Research Paper Number



Alon Harel

Document Type


Publication Date



criminal sanctions; private punishment; state agency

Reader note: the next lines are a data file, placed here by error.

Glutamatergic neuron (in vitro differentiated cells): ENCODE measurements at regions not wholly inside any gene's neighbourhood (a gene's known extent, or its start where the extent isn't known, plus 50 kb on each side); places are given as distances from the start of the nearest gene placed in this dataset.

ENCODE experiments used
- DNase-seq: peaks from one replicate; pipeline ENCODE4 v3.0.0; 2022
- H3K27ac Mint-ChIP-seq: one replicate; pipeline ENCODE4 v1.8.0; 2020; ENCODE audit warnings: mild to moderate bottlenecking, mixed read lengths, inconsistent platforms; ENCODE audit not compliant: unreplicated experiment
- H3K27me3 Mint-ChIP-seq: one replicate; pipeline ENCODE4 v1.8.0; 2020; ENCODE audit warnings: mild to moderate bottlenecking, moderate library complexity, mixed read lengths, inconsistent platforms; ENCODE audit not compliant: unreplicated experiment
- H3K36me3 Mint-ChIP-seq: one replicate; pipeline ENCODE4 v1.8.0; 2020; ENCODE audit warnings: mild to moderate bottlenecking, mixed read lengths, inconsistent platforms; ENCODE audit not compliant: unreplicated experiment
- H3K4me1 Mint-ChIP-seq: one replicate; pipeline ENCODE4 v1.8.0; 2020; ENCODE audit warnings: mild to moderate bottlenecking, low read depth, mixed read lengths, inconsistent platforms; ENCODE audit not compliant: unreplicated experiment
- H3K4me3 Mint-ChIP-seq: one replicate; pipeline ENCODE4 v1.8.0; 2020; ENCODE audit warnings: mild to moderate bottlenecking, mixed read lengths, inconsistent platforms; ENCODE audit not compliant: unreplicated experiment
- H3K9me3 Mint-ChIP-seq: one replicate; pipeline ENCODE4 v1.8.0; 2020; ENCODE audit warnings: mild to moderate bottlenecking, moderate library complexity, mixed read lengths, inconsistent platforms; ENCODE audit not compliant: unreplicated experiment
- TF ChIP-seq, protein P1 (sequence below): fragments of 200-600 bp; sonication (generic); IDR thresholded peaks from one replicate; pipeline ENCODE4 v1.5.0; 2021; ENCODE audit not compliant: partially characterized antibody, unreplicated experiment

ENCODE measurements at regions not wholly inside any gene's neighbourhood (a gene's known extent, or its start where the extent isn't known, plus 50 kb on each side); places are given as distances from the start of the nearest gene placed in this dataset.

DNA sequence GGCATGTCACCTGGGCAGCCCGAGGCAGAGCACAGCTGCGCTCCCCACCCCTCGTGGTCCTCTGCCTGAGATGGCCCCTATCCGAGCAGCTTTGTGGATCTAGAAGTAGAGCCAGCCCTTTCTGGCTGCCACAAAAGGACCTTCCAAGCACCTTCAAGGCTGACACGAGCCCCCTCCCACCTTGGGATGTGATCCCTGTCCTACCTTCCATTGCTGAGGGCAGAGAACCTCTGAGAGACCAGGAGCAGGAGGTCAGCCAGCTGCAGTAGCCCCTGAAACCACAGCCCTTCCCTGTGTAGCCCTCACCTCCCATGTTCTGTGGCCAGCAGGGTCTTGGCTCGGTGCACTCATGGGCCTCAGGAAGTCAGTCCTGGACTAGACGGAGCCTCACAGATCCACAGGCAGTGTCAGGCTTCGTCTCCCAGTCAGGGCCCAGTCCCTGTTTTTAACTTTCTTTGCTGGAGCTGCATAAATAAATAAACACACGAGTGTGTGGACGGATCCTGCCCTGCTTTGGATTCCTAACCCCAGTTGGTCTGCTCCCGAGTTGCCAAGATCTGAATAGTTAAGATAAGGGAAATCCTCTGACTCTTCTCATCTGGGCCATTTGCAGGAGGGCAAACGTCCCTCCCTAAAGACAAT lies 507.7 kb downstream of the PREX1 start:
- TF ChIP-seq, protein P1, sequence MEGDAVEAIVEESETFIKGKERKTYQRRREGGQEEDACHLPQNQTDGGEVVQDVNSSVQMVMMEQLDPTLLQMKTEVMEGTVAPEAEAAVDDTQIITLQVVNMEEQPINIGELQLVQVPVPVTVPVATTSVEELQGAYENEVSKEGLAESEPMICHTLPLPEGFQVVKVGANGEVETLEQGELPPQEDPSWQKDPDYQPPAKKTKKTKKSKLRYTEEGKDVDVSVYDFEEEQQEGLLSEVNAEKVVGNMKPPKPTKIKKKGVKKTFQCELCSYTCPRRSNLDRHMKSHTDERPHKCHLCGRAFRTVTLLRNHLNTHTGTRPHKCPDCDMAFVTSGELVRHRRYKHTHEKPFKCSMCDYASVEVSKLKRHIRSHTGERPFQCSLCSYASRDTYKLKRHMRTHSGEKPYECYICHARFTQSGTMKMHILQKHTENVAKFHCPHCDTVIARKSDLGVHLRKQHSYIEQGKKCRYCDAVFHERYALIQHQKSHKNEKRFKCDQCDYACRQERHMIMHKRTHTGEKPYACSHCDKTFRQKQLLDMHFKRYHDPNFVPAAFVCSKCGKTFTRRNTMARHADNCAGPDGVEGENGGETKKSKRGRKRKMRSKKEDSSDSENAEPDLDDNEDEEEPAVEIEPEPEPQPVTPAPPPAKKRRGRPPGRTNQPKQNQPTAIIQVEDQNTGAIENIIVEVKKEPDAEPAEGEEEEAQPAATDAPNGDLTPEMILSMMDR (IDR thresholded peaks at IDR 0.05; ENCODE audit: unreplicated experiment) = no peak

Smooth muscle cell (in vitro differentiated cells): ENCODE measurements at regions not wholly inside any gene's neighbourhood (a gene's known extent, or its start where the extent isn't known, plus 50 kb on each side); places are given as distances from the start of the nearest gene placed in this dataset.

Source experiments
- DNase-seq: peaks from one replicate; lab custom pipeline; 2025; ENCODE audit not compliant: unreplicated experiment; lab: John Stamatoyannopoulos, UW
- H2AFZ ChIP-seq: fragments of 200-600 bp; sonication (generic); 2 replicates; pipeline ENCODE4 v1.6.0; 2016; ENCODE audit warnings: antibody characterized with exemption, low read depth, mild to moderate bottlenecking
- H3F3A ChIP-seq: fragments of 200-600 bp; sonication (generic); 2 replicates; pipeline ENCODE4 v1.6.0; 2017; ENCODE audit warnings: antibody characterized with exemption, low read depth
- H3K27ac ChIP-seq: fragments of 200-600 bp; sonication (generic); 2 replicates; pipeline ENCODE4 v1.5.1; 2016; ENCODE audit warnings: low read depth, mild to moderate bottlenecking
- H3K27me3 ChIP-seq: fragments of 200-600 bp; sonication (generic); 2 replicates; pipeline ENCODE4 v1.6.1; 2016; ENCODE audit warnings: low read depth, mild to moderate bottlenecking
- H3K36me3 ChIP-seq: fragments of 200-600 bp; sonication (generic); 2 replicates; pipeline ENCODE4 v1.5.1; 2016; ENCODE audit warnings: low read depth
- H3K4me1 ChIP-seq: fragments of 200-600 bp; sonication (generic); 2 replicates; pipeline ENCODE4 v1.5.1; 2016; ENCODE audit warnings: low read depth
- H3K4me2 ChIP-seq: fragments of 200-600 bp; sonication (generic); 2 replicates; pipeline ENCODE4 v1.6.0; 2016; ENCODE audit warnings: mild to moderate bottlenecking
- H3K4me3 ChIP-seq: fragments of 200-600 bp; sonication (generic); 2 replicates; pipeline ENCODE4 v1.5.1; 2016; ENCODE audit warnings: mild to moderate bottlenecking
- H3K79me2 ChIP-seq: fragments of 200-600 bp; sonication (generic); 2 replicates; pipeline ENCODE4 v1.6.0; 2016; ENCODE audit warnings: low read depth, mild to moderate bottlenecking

Some theorists argue that a justification of criminal punishment presupposes a theory of state power. Although the state is typically assigned the task of inflicting criminal sanctions, the mere fact that the criminal deserves to be punished cannot in itself justify the infliction of punishment by the state, as non-state agents could presumably give people their just deserts. One way of addressing the plea for a theory of state power would be to suggest that state-inflicted sanctions are justified simply on the grounds that the state is more likely than other agents to determine accurately what a wrongdoer justly deserves and to inflict a just sanction on those who deserve it. Hence, the state's role in inflicting criminal sanctions is contingent and, in principle, the state could be replaced by other agents, e.g., private individuals. This hypothesis has given rise to recent calls to reform the state's criminal justice system by introducing privately-inflicted sanctions, e.g., shaming penalties, private prisons or private probationary services. This paper challenges this view and argues that the agency of the state is indispensable to criminal sanctions in a way that renders the idea of replacing state-inflicted sanctions with privately inflicted sanctions not merely contingently undesirable. Privately-inflicted sanctions sever the link between state's judgments concerning the wrongfulness of the action and the appropriateness of the sanction and the infliction of sufferings on the criminal. When a private individual inflicts punishment she acts on what she and not the state judges to be a sufficient basis for action. Privately-inflicted sanctions for violations of criminal laws are not grounded in the judgments of the appropriate agent, namely the state. It is impermissible on the part of the state to approve a sanction inflicted on an alleged wrongdoer on the basis of such a private judgment. Such an approval grants undue weight to the private judgment of the individual who inflicts the sanction.